The Verizon network roadmap is focused on a single core MPLS network supporting wireless, residential and business services that will use NG-PON2 as an access method for all three, said Lee Hicks, Vice President of network planning for Verizon today. Hicks made his comments at the Adtran Connect event in Huntsville, Alabama.
A key goal is to reduce the cost per bit by 45% while also providing low latency to support services such as augmented and virtual reality and telemedicine, he said. In comparison with other 10 Gbps PON options, Hicks said, “it’s not the easiest to go from GPON to this but it’s the best long-term step.”
Verizon Network Roadmap
NG-PON2 initially will have four wavelengths, each operating at 10 Gbps. Hicks touted the enhanced reliability that multiple wavelengths and tunable optics will support. He said the company has demonstrated pulling a fiber off of a PON and having the optical line terminal automatically switch to a backup wavelength within a few seconds.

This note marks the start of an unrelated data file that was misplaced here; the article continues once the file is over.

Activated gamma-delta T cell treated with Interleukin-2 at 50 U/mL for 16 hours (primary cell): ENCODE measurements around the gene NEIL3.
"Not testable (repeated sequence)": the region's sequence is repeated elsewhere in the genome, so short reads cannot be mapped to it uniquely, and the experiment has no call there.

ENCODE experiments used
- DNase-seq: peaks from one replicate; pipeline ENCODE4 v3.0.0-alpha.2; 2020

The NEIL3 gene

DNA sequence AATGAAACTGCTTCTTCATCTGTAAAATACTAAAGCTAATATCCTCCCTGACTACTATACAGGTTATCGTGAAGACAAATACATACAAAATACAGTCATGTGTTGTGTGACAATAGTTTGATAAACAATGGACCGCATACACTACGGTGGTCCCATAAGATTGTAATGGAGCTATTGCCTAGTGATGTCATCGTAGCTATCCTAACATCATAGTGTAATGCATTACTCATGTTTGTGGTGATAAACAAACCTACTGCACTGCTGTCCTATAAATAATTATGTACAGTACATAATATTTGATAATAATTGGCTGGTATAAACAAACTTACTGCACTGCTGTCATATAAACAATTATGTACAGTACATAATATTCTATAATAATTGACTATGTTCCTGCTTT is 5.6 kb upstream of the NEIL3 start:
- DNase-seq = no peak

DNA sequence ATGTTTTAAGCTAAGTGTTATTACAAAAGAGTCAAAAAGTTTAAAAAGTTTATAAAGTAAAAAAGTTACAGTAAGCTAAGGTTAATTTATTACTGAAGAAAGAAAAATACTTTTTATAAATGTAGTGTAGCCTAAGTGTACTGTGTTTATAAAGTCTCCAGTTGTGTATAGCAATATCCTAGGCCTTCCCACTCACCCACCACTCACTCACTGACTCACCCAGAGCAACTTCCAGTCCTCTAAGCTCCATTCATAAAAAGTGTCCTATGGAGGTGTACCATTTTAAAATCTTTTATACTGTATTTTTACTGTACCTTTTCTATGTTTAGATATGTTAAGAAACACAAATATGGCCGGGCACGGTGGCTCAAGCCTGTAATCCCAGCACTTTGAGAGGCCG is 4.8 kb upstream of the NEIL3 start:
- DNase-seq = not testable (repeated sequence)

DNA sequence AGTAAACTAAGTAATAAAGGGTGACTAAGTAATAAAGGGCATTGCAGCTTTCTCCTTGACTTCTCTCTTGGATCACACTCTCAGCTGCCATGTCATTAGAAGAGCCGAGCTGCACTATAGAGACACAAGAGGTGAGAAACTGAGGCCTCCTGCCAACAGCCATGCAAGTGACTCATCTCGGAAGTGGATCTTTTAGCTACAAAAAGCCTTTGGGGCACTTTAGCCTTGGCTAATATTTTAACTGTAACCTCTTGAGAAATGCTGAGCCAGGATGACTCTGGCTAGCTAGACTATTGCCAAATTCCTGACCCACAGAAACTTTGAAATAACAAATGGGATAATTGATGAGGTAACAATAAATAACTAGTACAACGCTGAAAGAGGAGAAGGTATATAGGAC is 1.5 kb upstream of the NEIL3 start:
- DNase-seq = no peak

“Having multiple wavelengths available helps when you have to take a PON card out of service,” he said.
NG-PON2 also will enable network operators to load balance traffic, Hicks noted. If one customer on a PON is a wavelength hog, other customers could be moved to a different wavelength.
Currently, NG-PON2 equipment uses a separate broadband network gateway and gateway router but Verizon is working with Adtran to incorporate BNG functions into the optical line terminal.
Other elements of the Verizon network roadmap:
- The company will consolidate real estate across its wireless, residential and business networks into what Hicks called “shared hub sites” for the “aggregation and service edge.” These could be central offices, points of presence or C-RAN huts, he said.
- Verizon currently has more than 40 platforms and 200,000 network elements, including some that are up to 30 years old, that will be decommissioned.
- The company’s platform “allows us to do circuit emulation” to support customers currently using DS-1 or Sonet services, which will be converted to Ethernet at the central office
- Services such as FiOS, virtual private networks and others will share an uplink
- The company will manage the network using a base network controller (BNC) that will use standard interfaces to an orchestration and abstraction network in place of traditional vendor-specific element management systems